New York — Thousands of Americans crossed the lines of faith traditions to fast from dawn to dusk Monday to call for an end to the Iraq War.
Prayer and fasting events were also reported in Canada, Australia and elsewhere, said Rev. Dr. Shanta Premawardhana, associate general secretary at the National Council of Churches USA (NCC), one of the fast’s organizers.
Christians, Jews, Muslims, Buddhists, Hindus, Unitarians, people of other faiths and people of no faith observed a day of fasting together. In many communities the breaking of the fast was observed at Islamic centers with an iftar dinner on the “Night of Power,” the holiest night in Ramadan.
“This war must end!” said the religious leaders in a statement.
“We must end the shattering of Iraqi and American lives by offering American generosity and support — but not control —for international and nongovernmental efforts to assist Iraqis in making peace and rebuilding their country, while swiftly and safely bringing home all American troops.”
Breaking the fast at sundown dinners rolled west across the nation in the different time zones. They began in Washington, D.C., North Carolina and Pennsylvania and continued to Kansas, Colorado, California and Washington.
What may have been a first was a fast that took place in the online virtual community of Second Life (www.secondlife.com), organized by the Fellowship of Reconciliation (FOR) and the Peacemaker Institute.
Through their avatars, participants met for hourly mediation sessions throughout the day and then broke the fast with a closing ceremony and virtual snacks.
“Since I don’t live near any of the real life celebrations, participating in Second Life gave me the opportunity to be in community with others while I was fasting,” said Ruby Sinreich, of FOR.
At an Islamic center in Sterling, Va., just outside the nation’s capital, several Christians and Jews gathered with Muslims to break the fast. Also present were officials of the U.S. State and Homeland Security departments and elected officials.
“Perhaps more than ever before, religious people in small communities and large cities throughout the U.S. are gathering right now to break the fast,” the Rev. Dr. Premawardhana told the gathering.
“It is now imperative that we work to expand and deepen those relationships.”
Rick Ufford Chase, former Moderator of the Presbyterian Church, USA, spoke of the efforts of Christians to bring an end to the war in Iraq, including those of Christian Peace Witness, which brought over 3000 religious leaders to Washington on the 4th anniversary of war.
“Christians must own that our Christian president took us to war,” he said. “That was the focus of the gathering in March. Now, working hand in hand with our interfaith partners we are much stronger.”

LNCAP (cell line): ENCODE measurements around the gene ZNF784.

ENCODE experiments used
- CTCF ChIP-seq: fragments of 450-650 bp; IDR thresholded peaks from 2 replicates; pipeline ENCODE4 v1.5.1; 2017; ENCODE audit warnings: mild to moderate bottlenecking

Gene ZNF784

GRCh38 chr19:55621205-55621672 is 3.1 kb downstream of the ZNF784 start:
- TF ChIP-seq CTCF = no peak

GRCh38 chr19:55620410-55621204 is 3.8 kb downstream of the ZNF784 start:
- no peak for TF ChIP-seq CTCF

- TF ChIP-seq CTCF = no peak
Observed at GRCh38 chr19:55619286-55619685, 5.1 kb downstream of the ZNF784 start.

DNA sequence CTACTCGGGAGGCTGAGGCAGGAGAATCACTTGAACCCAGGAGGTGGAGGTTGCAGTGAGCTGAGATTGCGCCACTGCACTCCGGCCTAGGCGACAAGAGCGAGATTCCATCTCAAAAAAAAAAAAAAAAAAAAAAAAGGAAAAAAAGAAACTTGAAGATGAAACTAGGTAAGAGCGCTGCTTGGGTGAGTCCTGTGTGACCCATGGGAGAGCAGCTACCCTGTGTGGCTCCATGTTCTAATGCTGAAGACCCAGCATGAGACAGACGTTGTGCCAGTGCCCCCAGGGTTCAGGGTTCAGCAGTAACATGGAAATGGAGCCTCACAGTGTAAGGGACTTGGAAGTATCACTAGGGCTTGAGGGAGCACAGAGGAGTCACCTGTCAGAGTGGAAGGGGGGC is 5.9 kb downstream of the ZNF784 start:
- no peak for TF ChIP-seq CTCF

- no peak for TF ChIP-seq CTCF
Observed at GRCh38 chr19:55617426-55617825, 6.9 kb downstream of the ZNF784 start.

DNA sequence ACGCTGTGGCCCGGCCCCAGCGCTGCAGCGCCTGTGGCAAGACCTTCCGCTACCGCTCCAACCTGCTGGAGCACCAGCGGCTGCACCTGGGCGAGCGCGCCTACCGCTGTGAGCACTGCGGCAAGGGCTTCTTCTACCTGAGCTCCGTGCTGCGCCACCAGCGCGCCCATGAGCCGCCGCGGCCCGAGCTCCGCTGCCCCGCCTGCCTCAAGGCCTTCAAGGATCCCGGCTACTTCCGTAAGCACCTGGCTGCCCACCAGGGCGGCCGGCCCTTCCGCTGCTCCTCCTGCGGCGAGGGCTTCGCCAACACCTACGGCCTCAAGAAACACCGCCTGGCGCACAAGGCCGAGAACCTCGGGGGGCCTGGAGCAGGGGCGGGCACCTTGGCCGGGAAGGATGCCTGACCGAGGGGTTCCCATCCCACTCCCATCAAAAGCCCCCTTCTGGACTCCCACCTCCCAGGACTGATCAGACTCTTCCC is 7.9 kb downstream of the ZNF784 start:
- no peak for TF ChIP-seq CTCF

The leaders of many faith communities invited Americans to join interfaith events for the common goal of peace, which is common to all major religions in the world.
“American culture, society, and policy are addicted to violence at home and overseas,” said the organizers. “In our time, the hope of a decent future is endangered by an unnecessary, morally abhorrent and disastrous war. Ending this war can become the first step toward a policy that embodies a deeper, broader sense of generosity and community at home and in the world.”
The National Council of Churches USA is the ecumenical voice of 35 U.S.
Protestant, Anglican, Orthodox, historic African American and traditional peace churches. These member communions represent 45 million Christians in 100,000 congregations in all 50 states.
On Thursday, in another far-reaching act of interfaith dialogue, dozens of Muslim leaders from around the world released the text of a letter to Christian leaders at news conferences in London, Abu Dhabi, and Washington.
The letter urges a search for “common ground” and outlines shared theological roots and proposed areas of understanding between the two faiths.
“The Unity of God, the necessity of love for Him, and the necessity of love of the neighbour is thus the common ground between Islam and Christianity,” the leaders, representing all branches and divisions of the faith say in the 29-page letter.
Signed by 138 clerics, scholars and other Muslim leaders, it was addressed to Pope Benedict XVI and the major leaders of Baptist, Methodist, Lutheran, Evangelical, Anglican, Orthodox churches and other Christian sects.
Noting that Christians and Muslims together are more than half the world’s population, the letter reads “If Muslims and Christians are not at peace, the world cannot be at peace . . . our common future is at stake. The very survival of the world is perhaps at stake.”
The letter is expected to serve as a topic of conversation when Catholics and Muslims meet in Dearborn Oct. 21-23 for the Midwest Muslim-Catholic Dialogue.
It was issued the day before Eid al-Fitr, the holiday that ends Ramadan.
It also coincided with the anniversary of a controversial speech given by Pope Benedict in Germany last year, in which he quoted a medieval scholar about Islam in a way that was perceived by many as offensive.
During efforts at interfaith dialogue that followed, which included a trip by Adam Cardinal Maida to the Islamic Center of America, in Dearborn, some Catholic leaders suggested that Muslims adopt a series of points of faith common to both traditions as a starting point for more dialogue. The letter was intended as a response to the request.
The letter and the news conferences are also being seen as extraordinary because they brought Muslim leaders from a wide range of theological schools across Sunni, Shia, Salafi and Sufi traditions.